By Omar Millán
TIJUANA After a three-year bloody battle between the Arellano criminal organization and a breakaway cell that left 2,327 dead and dozens missing, the winner appears to be the Sinaloa cartel.
The Arellanos' bitter rival has firmly established itself on this stretch of the border and is inaugurating a new era in organized crime, two experts agreed.
This has occurred despite the crackdown authorities have carried against organized crime in this region, which they have called a national success.
"One cartel has been dismantled, but another one has arrived because consumption has not changed in a fundamental way and that leads to cartels being present in this city," said Vicente Sánchez, a researcher in the respected think tank College of the Northern border.
Signs of this new phase can be seen already; the number of violent deaths and high-profile crimes are down significantly.
According to authorities, most of the murders that occurred this year are linked to disputes among drug dealers or among various groups or cells, a kind of "clean-up" or reorganization that's going on at that level, mainly in the city's east side.
Sánchez said the main difference with the old criminal organization that controlled the transportation and sale of drugs in this city is that the Sinaloa cartel is relatively less violent.
Although not dedicated to the kidnapping industry nor targets the general population, the Sinaloa cartel is a criminal group that, like the others, uses violence to impose its will, the researcher noted.
But that cartel, unlike other criminal organizations in Mexico, turns to violence as a last resort, according to Víctor Clark, a sociologist who has analyzed drug trafficking on the border for more than two decades.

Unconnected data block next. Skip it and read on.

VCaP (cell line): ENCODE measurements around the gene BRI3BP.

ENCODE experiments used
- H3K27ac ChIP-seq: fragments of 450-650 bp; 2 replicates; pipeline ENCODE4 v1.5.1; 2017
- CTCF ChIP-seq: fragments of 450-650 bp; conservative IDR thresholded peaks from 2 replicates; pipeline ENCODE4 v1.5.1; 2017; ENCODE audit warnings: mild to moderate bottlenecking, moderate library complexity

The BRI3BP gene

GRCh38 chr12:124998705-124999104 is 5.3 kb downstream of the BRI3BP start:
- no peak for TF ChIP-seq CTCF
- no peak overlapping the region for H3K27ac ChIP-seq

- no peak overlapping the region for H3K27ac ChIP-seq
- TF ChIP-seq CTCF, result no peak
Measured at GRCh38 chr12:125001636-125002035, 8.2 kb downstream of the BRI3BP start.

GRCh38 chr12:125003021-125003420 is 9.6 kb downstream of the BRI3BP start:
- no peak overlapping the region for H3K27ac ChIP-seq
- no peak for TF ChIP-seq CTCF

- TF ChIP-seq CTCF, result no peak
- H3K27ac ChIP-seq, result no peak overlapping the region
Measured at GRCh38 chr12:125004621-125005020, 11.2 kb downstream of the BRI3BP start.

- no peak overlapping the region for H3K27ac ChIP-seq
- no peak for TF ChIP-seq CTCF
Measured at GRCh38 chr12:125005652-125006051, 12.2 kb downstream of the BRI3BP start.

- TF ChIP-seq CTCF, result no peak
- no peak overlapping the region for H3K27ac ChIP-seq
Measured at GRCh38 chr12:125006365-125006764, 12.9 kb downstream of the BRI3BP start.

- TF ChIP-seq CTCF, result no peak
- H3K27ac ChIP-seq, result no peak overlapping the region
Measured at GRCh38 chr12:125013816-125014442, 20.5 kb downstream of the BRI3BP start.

The cartel runs its enterprise from dealing drugs on the street to money laundering more like a corporation, and treats each seizure as the price of doing business, Clark said.
The Sinaloa cartel is the largest and most powerful one in Mexico. The organization, headed by the fugitive Joaquín "El Chapo" Guzmán and Ismael "El Mayo" Zambada, has faced several setbacks in Baja California this year.
These include the army's discovery in July of 300 acres of marijuana plants south of Ensenada, the largest drug field ever found in Mexico; the tons of marijuana in packages seized headed into the United States in recent months; and the nearly 800 pounds of cocaine confiscated in Tijuana in early October.
Then there's last week's seizure of $15 million in cash found inside a vehicle, among other law enforcement operations.
On Wednesday, military authorities said that there were signs that the sophisticated crossborder tunnel discovered Tuesday in Otay Mesa was linked to the Sinaloa cartel. In all, a record 32 tons of marijuana were seized.
In fact, authorities have said most of the drugs, cash and tunnels uncovered this year belonged to the Sinaloa cartel, which challenges the claim law enforcement and military leaders have made frequently that no single organization controlled trafficking in the region.
Those seizures did not lead to a convulsion of violence, a common response by other cartels.
That's not to say that the Sinaloa cartel will not use violence. The same week the $15 million was discovered in Tijuana, authorities found 23 people who had been assassinated in Guadalajara and 17 burned to death in Culiacán, events that Mexico's Attorney General's Office blamed on the Sinaloa cartel.
The organization is fighting other ones, including the Zetas cartel, for control of strategic drug routes along the border. These clashes have generated unprecedented levels of violence in the states of Tamaulipas, Nuevo León and Chihuahua.
Clark explained that since the capture Nov. 4 of Juan Francisco Sillas Rocha, the lieutenant of cartel leader Fernando Sánchez Arellano, the Sinaloa cartel has been able to dominate the border region.